THE MONTESSORI METHOD OF EDUCATION
Imagine observing a classroom where the students are actively engaged in their work, purposefully moving about the room, quietly speaking with their teachers and peers, and independently cleaning up after themselves. This is what you will see if you visit a Montessori classroom. People new to Montessori often wonder in amazement, “how is this possible?” The answer lies within the Montessori Method. The Montessori Method was developed by Maria Montessori, Italy’s first female physician, in the late 1800s. Through her keen observations, Dr. Montessori developed a method of education based on the developmental needs of children. The key elements in a Montessori education include:
Montessori provides a child-centered learning environment where children are seen as individuals who are growing and developing at their own pace. Children have natural curiosities and desires to learn. Montessori faculty nurture this love of learning.
The Planes of Development
The curriculum is based on three planes of human development. The environment and lessons are designed with the child’s intellectual, social, emotional, and moral development in mind.
First Plane (Birth to Six) – Children are sensorial learners who absorb the world around them through their six senses.
Second Plane (Six to Twelve) – Children are conceptual learners who explore the world around them asking the questions of how and why.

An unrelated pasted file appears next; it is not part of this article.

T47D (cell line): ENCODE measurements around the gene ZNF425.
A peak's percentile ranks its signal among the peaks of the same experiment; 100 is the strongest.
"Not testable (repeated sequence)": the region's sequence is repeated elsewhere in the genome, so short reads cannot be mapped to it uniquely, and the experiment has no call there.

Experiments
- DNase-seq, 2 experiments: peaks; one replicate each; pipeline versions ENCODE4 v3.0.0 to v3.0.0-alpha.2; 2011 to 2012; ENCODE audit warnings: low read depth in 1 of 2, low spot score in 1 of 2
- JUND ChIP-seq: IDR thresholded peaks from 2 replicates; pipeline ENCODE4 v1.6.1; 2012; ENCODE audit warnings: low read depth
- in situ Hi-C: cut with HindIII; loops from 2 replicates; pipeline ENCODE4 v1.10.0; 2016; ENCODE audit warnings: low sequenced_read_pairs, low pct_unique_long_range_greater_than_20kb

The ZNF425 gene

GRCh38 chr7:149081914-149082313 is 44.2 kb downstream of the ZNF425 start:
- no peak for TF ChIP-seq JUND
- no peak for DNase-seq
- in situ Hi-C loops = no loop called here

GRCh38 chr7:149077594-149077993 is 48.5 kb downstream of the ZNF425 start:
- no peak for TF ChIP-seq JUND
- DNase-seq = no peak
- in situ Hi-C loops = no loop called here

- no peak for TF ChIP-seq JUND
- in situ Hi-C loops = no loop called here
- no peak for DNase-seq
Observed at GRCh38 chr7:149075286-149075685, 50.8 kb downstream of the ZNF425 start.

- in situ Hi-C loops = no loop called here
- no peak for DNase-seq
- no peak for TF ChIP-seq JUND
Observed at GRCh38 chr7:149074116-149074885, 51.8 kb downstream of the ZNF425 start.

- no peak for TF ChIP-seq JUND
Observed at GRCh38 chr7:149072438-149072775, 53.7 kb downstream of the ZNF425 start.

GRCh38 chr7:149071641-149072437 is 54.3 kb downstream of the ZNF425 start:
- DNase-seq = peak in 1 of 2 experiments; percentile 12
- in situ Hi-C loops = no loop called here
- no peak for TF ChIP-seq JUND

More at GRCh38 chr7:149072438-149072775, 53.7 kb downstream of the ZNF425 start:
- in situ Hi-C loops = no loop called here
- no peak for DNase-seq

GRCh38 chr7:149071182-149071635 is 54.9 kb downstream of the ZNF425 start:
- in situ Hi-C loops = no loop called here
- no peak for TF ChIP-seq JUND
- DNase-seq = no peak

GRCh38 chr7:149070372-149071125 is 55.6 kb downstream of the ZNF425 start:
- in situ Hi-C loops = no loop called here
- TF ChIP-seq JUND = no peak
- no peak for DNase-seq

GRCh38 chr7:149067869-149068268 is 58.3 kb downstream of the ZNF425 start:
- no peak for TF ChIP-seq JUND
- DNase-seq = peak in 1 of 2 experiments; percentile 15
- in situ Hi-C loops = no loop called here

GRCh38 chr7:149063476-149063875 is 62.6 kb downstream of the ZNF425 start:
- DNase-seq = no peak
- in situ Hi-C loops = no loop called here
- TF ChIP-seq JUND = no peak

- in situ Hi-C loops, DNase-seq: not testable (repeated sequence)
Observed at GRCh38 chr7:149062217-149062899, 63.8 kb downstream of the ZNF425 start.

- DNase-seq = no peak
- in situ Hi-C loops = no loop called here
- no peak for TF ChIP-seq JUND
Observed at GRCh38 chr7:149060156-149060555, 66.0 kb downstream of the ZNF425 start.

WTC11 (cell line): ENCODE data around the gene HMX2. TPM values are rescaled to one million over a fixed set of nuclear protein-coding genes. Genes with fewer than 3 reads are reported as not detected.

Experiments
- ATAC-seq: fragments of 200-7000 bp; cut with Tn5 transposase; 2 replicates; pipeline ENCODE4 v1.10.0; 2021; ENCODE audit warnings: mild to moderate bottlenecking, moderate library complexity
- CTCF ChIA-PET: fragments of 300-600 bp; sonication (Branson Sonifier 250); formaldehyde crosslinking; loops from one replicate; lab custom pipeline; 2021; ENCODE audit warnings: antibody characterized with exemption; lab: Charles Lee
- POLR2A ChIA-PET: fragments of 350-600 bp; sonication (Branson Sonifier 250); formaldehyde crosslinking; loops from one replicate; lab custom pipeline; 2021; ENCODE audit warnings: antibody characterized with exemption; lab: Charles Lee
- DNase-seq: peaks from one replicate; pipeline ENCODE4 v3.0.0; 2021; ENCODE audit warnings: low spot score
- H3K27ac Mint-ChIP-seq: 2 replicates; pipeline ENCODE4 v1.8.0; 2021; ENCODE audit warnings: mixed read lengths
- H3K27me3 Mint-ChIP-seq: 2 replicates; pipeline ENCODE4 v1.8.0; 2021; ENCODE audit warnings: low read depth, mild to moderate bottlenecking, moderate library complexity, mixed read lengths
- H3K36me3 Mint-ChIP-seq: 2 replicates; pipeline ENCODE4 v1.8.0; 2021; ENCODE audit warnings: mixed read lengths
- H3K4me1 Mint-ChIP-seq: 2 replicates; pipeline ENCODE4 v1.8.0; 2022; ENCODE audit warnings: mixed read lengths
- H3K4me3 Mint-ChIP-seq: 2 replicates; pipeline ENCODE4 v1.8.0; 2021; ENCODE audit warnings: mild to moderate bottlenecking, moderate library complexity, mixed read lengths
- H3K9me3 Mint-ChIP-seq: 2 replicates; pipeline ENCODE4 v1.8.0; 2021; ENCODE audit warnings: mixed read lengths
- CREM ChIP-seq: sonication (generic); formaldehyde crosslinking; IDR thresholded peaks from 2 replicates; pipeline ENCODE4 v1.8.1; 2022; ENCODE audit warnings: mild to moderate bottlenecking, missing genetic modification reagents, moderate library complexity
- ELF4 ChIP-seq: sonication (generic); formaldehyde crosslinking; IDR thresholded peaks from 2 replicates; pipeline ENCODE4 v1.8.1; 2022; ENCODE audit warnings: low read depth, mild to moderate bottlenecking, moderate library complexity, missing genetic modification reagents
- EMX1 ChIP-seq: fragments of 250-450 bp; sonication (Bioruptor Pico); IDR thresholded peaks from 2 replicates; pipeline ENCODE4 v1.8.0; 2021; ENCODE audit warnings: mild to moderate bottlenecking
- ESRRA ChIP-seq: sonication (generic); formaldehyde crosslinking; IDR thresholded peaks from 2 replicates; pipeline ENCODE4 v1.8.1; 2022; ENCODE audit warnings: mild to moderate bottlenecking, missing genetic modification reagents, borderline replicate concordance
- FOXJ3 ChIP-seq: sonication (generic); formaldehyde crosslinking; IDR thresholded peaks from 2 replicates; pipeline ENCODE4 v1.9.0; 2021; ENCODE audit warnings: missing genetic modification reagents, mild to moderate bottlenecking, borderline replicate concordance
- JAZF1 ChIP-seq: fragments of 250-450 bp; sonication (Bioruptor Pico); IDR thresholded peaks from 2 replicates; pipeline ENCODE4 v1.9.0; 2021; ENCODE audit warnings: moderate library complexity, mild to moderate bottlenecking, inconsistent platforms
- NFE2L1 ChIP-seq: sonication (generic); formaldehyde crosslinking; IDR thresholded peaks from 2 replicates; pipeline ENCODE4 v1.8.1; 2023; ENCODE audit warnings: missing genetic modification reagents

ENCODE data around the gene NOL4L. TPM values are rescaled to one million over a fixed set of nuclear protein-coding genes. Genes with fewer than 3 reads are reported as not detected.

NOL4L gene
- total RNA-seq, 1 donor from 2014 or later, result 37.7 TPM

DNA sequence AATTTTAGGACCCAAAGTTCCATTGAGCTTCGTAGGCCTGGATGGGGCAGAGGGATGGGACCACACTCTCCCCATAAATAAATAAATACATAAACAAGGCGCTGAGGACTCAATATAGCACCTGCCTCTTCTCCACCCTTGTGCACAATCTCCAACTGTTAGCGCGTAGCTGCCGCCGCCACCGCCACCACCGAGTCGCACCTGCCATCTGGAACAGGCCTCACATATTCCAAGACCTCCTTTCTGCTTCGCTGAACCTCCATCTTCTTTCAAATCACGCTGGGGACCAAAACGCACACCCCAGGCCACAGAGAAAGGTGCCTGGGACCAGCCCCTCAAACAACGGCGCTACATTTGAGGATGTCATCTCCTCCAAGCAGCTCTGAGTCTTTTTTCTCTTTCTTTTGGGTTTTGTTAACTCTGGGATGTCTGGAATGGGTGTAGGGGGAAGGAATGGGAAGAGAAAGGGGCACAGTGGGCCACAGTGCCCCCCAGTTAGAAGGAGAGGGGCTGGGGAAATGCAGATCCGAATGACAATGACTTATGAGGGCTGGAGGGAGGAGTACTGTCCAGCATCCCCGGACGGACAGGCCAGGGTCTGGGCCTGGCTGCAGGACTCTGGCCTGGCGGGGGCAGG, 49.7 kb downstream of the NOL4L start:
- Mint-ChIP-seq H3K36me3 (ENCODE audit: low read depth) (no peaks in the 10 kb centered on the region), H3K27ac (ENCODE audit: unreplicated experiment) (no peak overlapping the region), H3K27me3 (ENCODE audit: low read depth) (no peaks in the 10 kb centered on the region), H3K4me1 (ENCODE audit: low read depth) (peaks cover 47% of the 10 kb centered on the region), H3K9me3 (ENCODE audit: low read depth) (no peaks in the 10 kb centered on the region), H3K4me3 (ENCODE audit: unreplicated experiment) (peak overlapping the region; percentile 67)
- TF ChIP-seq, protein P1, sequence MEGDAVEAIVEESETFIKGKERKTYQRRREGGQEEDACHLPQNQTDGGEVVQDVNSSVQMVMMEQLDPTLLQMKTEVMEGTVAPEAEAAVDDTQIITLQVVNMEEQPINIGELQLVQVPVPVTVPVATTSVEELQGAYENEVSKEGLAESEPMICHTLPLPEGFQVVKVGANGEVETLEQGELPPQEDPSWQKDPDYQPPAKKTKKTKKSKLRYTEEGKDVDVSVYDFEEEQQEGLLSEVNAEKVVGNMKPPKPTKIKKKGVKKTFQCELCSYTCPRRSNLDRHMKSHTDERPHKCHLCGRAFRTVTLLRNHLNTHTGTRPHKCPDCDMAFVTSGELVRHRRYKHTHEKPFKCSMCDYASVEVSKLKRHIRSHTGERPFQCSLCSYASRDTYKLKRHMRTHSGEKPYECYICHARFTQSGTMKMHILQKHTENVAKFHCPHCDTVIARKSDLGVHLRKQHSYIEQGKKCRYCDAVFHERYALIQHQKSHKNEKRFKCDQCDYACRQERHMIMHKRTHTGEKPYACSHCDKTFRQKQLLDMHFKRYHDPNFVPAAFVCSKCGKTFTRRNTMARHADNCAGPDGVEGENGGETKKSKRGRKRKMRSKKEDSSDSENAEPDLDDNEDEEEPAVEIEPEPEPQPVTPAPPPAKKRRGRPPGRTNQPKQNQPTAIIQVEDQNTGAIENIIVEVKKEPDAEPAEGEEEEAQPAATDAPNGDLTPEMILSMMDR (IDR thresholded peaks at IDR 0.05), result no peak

Third Plane (Twelve to Fifteen) – Adolescents are humanistic learners who want to understand their place in the world and how to make a contribution to it.
The Prepared Environment
Specifically designed materials allow children to learn for themselves.
The indoor and outdoor classrooms are beautiful, and allow for freedom of movement.
Three-year cycles allow students to take on many different roles within the multi-age class; both follower and leader. They become cooperative learners who understand how to work effectively within a group. The three-year cycle provides stability and fosters a deep bond between child, director, and class.
The Montessori teacher is a highly trained professional who focuses on the ‘whole child’ through observation, preparation of the environment, and delivery of key lessons. The teacher is a facilitator of a child’s learning; careful not to get in the way of children learning and discovering for themselves.
Montessori held the belief that education is the most powerful and effective way to transform society.
Children are taught to respect themselves and others as individuals with different views and perspectives.
Children are taught to be stewards of the environment.